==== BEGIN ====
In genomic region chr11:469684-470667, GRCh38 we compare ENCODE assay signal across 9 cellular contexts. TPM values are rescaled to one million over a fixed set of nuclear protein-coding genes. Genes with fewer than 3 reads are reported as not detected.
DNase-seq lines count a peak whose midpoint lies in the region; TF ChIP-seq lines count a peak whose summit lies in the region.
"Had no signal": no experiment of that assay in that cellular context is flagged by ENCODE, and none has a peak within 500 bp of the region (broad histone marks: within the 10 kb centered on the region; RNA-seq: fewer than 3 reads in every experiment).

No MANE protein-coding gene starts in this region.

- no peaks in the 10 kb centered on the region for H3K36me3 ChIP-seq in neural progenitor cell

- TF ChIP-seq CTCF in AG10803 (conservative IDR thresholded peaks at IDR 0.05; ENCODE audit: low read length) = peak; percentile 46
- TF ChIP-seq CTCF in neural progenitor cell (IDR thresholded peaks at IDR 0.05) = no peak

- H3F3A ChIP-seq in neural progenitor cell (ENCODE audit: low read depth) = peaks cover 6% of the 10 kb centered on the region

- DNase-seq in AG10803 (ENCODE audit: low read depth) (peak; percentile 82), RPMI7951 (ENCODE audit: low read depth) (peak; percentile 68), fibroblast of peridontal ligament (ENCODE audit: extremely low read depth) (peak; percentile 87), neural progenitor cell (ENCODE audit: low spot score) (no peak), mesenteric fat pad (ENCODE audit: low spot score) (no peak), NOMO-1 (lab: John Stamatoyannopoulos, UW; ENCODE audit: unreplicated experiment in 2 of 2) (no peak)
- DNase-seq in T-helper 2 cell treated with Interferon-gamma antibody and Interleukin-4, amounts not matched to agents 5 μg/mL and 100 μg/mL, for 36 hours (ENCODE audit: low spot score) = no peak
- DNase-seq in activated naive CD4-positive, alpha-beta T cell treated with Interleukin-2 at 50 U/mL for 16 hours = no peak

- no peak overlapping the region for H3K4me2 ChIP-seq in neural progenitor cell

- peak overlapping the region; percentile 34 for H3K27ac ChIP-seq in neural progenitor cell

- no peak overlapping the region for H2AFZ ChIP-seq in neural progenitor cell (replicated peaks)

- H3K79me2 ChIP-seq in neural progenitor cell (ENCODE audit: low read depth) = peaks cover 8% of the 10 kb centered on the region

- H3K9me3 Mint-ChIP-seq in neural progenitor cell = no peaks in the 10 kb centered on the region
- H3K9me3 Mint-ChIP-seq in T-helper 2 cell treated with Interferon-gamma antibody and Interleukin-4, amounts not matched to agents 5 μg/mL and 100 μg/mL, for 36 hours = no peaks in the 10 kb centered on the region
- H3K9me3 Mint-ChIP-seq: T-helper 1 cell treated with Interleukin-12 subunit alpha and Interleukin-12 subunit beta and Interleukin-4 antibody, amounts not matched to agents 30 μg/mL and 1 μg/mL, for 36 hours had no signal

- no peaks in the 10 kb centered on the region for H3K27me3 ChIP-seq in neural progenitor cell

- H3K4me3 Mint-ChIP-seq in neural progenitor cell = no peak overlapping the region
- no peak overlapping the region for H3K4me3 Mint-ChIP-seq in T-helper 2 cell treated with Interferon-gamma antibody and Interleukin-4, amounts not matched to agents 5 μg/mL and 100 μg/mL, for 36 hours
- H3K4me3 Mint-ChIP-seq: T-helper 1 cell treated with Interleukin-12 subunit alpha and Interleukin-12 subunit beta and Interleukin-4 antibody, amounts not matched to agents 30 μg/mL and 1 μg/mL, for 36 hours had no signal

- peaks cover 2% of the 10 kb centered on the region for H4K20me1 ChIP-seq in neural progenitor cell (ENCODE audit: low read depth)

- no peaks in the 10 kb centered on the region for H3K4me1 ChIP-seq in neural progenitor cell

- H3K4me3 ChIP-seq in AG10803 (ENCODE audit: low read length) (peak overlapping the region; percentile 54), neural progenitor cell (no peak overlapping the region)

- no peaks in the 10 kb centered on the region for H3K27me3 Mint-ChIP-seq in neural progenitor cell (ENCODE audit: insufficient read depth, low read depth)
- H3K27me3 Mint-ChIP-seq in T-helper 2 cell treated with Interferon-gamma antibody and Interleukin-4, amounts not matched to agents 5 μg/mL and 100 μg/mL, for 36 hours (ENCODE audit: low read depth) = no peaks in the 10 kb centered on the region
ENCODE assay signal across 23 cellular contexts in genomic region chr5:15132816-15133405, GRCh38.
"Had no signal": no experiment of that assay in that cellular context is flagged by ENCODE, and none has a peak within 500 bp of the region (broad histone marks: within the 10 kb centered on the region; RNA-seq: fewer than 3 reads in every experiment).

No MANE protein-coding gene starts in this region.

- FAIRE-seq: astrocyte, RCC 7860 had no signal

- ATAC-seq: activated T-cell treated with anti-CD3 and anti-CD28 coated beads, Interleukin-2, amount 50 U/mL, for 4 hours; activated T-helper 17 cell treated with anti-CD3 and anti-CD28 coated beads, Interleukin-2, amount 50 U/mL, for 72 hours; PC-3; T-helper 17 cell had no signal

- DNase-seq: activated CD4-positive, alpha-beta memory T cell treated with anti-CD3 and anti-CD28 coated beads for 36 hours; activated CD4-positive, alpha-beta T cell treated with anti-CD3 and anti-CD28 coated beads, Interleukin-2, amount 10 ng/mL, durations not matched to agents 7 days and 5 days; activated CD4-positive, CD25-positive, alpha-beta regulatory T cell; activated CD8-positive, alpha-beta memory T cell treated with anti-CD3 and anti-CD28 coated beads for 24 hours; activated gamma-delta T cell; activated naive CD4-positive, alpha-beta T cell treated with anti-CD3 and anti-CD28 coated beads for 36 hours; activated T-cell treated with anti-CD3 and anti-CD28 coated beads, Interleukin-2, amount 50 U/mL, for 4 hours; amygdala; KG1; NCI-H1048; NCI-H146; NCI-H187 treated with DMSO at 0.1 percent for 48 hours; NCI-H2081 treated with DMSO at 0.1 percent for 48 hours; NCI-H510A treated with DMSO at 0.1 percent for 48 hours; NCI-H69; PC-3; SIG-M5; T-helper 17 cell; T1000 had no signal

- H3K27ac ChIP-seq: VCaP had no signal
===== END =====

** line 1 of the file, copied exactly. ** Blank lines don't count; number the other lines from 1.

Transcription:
In genomic region chr11:469684-470667, GRCh38 we compare ENCODE assay signal across 9 cellular contexts. TPM values are rescaled to one million over a fixed set of nuclear protein-coding genes. Genes with fewer than 3 reads are reported as not detected.